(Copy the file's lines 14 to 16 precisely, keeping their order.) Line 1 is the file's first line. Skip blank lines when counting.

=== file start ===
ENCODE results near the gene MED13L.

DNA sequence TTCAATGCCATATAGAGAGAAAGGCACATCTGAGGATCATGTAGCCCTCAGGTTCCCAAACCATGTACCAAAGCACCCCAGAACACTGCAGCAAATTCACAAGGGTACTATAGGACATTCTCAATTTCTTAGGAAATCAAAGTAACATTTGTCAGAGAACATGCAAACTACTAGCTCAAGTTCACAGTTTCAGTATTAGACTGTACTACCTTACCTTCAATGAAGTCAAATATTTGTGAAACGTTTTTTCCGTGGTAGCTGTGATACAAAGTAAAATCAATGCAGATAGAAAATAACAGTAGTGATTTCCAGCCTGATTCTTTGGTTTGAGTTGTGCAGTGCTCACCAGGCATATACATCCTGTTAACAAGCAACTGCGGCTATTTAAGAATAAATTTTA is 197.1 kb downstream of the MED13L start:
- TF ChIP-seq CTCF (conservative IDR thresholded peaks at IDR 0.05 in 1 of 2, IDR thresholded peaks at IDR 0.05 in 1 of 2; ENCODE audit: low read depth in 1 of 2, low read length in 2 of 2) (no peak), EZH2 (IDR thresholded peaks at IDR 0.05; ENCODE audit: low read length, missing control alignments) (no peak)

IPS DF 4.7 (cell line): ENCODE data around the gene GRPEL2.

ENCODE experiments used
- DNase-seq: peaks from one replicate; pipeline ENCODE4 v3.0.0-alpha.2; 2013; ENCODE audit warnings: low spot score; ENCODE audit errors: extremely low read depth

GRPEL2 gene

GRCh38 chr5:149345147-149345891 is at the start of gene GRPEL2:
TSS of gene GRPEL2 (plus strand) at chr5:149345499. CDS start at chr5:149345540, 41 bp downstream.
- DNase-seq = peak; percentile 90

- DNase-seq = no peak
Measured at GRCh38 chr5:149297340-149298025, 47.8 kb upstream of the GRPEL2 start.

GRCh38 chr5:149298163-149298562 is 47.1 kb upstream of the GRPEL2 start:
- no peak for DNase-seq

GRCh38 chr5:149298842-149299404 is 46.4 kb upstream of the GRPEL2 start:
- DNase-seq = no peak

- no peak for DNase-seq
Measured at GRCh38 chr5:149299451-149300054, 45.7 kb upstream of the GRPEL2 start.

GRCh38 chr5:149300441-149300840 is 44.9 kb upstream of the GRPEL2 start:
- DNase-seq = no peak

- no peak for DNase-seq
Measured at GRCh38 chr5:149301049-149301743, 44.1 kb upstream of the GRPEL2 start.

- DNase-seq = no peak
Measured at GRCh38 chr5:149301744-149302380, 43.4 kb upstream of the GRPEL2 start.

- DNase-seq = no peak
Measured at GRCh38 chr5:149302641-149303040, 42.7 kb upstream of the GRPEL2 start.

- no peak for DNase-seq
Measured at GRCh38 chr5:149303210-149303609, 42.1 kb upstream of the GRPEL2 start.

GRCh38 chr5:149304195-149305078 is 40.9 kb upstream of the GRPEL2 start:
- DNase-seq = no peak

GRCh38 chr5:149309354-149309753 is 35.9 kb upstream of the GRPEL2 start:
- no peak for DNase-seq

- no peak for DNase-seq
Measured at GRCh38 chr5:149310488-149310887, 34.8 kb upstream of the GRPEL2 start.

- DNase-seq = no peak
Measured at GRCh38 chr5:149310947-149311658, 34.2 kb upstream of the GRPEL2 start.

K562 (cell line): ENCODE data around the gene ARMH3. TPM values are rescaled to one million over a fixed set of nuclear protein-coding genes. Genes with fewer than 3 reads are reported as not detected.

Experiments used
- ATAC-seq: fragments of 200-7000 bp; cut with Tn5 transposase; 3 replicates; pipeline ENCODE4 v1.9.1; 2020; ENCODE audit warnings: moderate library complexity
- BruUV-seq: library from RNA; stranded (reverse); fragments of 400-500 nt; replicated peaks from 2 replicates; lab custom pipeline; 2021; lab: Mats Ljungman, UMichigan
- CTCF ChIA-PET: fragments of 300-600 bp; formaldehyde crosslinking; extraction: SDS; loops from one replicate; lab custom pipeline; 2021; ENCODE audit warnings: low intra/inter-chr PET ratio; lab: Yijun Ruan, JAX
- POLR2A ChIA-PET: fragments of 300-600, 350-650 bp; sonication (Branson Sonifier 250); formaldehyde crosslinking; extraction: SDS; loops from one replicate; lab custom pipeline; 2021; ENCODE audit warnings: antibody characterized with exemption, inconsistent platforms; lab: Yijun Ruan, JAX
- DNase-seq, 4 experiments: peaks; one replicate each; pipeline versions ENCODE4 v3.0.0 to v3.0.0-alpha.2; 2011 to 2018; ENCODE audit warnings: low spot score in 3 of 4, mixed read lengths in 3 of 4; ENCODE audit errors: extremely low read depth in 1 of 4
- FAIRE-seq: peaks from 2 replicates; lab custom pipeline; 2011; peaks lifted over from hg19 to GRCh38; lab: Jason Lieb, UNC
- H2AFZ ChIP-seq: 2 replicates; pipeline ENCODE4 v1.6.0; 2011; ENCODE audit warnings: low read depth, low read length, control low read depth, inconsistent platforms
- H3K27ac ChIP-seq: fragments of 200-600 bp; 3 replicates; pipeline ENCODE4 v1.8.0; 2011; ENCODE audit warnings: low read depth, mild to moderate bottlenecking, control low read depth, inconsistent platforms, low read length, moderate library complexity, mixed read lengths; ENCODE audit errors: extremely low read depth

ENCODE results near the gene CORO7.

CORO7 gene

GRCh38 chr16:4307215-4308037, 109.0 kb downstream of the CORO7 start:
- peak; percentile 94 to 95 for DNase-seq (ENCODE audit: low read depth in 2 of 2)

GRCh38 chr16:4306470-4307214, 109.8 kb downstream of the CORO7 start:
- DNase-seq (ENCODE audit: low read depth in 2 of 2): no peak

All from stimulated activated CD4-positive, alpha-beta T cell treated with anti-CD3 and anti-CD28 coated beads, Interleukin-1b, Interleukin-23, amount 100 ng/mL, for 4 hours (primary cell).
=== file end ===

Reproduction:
- no peak for DNase-seq

GRCh38 chr5:149298842-149299404 is 46.4 kb upstream of the GRPEL2 start:
- DNase-seq = no peak